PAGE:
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Occasionally, when I listen to an orchestra playing a Strauss waltz or something similar, I hear something interesting in the background rhythm of 'boom chik chik' in that the first 'chik' happens somewhere before beat 2.

Take, for example, this recording of The Blue Danube Waltz and compare to any score on IMSLP. (The excerpt in question is marked Waltz I, and occurs right after the first fermata.) The notated rhythm is different from what the orchestra plays!

What are the conventions for performing waltzes in this style? Is it is specific to a composer, time period, or school of interpretation for all waltzes?

Furthermore, where exactly should the second note be played? Is the note shifted forward by a full eighth note, a sixteenth note, or maybe a portion of a triplet?

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5 Answers 5

up vote 7 down vote accepted

Even if I would not take the late Karajan as a reference for this, you are right, the first time of each bars of a Wiener Waltzer is almost always played short, usually the leading voice is even slighter in advance than the bass when the melody is written on 3 quarter notes. This can be approximated as removing 1/6th of the first time and adding it in advance to the second one.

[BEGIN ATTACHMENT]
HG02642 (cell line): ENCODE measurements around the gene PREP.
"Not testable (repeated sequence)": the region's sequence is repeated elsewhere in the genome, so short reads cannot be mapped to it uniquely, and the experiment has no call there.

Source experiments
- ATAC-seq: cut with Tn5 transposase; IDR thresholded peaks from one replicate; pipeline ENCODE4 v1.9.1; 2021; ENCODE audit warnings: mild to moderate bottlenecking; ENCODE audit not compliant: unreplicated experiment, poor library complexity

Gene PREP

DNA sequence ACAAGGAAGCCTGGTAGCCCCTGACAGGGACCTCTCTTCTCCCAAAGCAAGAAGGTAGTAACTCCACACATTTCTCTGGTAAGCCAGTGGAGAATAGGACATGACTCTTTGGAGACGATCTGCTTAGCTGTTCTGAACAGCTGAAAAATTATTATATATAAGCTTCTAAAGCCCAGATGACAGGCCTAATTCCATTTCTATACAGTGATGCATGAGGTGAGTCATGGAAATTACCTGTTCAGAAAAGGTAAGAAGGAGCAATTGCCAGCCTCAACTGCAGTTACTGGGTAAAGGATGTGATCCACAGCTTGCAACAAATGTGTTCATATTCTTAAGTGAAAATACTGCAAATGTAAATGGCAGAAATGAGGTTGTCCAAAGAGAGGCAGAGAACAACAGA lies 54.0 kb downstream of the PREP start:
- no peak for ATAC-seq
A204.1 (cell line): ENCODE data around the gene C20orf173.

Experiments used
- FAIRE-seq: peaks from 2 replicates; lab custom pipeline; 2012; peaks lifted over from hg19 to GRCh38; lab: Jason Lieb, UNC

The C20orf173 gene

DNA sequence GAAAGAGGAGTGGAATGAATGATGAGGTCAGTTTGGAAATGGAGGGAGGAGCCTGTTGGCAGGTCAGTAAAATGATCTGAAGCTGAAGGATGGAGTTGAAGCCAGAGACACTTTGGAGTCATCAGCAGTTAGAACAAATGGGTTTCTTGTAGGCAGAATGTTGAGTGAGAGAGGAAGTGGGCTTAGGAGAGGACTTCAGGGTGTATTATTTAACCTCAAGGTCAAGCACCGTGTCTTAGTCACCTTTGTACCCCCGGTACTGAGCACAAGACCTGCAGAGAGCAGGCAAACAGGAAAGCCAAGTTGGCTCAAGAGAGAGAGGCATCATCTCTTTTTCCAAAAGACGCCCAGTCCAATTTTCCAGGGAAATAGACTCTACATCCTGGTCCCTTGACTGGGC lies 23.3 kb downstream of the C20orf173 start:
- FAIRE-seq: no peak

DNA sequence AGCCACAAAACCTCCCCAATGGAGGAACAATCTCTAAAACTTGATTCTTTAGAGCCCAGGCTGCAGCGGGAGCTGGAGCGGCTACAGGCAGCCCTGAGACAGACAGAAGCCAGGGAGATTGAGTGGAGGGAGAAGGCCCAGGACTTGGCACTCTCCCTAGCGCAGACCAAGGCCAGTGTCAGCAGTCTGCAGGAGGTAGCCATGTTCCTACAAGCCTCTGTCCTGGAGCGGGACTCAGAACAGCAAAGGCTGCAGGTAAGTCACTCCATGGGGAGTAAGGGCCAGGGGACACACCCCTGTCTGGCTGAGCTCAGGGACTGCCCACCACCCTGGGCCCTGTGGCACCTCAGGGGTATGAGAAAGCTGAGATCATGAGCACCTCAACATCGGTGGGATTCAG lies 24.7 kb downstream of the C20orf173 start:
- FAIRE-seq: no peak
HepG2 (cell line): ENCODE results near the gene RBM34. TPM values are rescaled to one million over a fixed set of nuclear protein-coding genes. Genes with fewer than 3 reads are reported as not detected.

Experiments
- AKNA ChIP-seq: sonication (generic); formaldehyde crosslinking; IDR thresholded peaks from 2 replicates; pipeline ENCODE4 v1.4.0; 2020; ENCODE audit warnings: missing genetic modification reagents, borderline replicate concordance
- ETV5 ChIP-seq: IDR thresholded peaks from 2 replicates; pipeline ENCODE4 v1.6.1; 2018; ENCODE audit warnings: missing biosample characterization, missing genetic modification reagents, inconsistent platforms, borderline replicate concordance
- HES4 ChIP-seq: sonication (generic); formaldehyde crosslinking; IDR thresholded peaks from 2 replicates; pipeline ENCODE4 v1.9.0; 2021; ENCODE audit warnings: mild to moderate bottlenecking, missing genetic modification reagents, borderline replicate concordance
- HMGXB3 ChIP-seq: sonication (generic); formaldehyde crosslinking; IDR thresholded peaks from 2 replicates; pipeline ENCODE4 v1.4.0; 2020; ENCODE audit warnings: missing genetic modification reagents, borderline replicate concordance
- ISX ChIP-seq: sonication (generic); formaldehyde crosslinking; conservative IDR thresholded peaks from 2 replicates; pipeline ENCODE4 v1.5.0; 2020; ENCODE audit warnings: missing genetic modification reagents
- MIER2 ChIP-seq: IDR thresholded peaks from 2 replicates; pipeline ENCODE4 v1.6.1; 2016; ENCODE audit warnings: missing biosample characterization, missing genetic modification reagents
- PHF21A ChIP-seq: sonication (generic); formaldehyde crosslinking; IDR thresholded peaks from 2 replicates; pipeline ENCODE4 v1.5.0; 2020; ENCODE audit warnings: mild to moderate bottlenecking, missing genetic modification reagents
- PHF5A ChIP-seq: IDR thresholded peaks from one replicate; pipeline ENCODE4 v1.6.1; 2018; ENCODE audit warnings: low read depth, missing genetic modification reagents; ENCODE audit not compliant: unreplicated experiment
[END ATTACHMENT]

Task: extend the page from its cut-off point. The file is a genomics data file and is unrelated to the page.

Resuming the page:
It is also a very important clue to use when dancing the waltz (we are talking of an original quick austrian waltz, not what is often called waltz in the US but is usually danced two times slower). When turning (by opposition to Pendel Schrift) during the time between the first two beats the man builds momentum and release it a little more slowly thereafter. Most people trying to dance the waltz with strictly even beats fail to be gracious or enjoy the dance, that is why a teacher I know advise to begin as early as possible to count bars and not inner steps.

It is specific of viennese waltz composed for dancing in the european tradition (Strauss family, Lanner, van Suppe, Waldteufel, ...) by opposition to american slow waltz, boston, etc. It is difficult to say what to do about the waltz form as a piano form, especially Chopin. They are very specific and often played at tempo incompatible with dancing (either too slow or too quick) and Chopin reportedly said he was not able to write waltzes like Mr Strauss -- this could have been a very strong critic.

In an orchestra, you would depend on the conductor's cue to choose the placement of the second beat. As a solo player this is a difficult choice to make. It requires more dexterity to play the second beat closer to the first but it could add some welcome lightness to the music.